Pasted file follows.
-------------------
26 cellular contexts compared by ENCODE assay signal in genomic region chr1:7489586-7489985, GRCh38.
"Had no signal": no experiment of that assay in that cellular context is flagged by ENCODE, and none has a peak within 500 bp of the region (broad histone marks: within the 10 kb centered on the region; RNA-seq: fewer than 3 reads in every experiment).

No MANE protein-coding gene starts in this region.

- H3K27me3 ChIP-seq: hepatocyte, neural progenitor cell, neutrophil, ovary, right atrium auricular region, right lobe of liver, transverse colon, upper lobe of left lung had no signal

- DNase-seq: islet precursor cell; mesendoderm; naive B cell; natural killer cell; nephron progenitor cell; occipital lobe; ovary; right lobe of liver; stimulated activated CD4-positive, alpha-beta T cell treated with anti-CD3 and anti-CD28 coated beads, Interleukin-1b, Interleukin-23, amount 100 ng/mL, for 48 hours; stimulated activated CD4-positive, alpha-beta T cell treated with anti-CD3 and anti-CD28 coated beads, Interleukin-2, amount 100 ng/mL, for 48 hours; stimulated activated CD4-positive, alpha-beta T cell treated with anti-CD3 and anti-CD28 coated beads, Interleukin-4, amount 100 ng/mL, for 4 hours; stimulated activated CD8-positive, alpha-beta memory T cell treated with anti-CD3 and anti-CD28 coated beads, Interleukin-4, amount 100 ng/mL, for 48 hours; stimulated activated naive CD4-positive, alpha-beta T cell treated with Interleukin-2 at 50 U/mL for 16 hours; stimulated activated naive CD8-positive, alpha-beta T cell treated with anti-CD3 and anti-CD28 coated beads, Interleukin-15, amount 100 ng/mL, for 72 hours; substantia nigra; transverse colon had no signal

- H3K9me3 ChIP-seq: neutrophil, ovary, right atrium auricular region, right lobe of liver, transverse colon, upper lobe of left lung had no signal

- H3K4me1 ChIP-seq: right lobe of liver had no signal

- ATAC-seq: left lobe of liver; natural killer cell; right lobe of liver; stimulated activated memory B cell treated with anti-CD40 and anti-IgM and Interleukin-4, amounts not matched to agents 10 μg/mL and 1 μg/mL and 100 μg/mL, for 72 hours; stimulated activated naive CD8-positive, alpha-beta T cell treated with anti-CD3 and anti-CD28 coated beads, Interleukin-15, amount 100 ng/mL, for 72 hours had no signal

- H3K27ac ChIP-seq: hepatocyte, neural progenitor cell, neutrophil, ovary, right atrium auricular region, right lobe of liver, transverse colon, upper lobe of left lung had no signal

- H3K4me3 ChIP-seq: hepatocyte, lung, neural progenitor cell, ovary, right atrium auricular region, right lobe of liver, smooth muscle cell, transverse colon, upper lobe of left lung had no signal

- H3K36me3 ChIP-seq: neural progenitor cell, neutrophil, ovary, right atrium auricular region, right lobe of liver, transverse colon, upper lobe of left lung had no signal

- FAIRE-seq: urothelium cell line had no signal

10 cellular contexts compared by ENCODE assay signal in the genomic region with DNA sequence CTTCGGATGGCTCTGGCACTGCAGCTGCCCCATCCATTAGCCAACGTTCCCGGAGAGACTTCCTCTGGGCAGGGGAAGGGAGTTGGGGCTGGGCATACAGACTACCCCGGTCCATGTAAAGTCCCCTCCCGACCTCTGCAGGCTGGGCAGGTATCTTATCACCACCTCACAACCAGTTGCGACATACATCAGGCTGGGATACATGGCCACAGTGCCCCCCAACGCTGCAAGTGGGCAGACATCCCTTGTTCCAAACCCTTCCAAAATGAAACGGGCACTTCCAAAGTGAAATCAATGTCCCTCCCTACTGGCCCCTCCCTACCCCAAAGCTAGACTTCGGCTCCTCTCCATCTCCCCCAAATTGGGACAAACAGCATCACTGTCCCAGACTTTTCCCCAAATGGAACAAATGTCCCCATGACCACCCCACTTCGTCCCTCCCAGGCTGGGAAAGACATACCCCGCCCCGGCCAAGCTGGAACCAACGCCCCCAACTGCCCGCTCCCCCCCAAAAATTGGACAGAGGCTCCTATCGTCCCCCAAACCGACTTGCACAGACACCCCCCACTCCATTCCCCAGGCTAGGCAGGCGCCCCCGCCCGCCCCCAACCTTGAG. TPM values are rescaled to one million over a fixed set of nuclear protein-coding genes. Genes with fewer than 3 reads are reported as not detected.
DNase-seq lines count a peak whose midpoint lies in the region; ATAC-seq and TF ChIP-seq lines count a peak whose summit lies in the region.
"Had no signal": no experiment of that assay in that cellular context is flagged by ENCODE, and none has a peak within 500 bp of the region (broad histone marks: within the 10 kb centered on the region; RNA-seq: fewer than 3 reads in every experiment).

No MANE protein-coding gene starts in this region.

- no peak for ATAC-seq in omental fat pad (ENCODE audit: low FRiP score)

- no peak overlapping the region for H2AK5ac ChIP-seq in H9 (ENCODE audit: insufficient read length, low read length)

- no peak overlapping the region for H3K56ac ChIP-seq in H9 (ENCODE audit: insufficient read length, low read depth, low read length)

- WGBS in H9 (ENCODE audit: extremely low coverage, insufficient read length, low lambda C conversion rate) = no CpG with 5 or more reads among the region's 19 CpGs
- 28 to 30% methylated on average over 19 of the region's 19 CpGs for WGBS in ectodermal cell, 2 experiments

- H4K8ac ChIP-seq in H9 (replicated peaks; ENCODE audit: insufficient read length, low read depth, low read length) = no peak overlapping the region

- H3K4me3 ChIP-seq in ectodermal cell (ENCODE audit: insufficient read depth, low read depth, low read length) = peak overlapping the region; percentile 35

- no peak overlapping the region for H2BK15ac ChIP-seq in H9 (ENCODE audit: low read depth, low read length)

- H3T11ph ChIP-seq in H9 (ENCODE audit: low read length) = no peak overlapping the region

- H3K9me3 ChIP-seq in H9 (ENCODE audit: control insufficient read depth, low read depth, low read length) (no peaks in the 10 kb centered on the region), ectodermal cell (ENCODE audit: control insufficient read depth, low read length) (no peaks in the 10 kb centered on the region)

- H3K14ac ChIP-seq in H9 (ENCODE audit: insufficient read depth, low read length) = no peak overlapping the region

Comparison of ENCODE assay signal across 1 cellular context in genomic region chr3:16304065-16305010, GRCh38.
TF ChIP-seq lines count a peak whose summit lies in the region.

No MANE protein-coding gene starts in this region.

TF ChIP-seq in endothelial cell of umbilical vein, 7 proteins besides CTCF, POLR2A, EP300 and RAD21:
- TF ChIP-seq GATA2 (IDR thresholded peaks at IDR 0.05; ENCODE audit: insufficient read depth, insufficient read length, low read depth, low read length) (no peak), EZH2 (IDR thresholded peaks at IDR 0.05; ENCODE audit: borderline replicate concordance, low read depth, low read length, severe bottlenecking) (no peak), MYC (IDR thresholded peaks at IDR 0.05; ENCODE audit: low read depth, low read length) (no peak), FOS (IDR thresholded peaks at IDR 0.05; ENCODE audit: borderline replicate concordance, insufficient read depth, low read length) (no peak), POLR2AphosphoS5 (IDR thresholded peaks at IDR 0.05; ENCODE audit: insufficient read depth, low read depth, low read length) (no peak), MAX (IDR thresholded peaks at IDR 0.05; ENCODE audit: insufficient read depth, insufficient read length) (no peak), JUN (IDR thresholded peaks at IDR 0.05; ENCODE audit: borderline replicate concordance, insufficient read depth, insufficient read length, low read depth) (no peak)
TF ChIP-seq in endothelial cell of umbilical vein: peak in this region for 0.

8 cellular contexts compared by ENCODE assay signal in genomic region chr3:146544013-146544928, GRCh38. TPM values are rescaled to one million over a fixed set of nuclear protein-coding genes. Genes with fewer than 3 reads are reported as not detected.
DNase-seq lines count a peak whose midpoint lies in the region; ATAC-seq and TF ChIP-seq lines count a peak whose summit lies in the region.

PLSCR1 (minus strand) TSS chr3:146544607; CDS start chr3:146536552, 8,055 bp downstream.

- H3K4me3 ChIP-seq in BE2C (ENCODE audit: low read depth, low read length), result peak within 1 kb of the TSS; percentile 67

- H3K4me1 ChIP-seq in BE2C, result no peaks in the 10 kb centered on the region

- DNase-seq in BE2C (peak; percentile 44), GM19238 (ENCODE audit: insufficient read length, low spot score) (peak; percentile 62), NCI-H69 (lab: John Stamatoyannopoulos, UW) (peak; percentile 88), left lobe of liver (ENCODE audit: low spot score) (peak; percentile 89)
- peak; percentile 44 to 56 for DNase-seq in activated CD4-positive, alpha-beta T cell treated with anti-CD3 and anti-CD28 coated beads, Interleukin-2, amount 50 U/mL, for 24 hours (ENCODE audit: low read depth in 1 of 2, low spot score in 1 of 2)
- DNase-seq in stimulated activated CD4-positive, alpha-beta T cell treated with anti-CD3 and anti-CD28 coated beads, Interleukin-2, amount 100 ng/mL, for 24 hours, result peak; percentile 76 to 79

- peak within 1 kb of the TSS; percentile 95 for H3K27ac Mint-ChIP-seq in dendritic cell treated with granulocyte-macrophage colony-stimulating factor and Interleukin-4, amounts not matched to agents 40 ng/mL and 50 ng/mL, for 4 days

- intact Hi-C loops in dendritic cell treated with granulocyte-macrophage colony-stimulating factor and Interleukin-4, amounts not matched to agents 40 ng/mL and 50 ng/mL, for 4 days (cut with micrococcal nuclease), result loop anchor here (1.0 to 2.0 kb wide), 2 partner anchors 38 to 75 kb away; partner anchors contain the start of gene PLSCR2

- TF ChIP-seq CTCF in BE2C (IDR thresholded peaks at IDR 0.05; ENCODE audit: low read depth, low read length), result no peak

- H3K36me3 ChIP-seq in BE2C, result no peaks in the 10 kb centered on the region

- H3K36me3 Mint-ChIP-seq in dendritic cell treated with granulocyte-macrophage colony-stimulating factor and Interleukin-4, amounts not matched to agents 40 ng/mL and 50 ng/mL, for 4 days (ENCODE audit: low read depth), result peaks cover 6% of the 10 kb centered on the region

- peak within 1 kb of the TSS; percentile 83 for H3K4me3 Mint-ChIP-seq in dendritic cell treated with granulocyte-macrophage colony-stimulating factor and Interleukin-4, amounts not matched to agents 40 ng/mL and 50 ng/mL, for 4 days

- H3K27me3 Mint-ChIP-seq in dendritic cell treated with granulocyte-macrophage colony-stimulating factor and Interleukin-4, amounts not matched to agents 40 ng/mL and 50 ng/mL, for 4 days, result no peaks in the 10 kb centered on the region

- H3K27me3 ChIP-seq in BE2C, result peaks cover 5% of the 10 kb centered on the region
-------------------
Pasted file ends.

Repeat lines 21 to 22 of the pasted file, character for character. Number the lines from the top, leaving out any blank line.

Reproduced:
- 28 to 30% methylated on average over 19 of the region's 19 CpGs for WGBS in ectodermal cell, 2 experiments

- H4K8ac ChIP-seq in H9 (replicated peaks; ENCODE audit: insufficient read length, low read depth, low read length) = no peak overlapping the region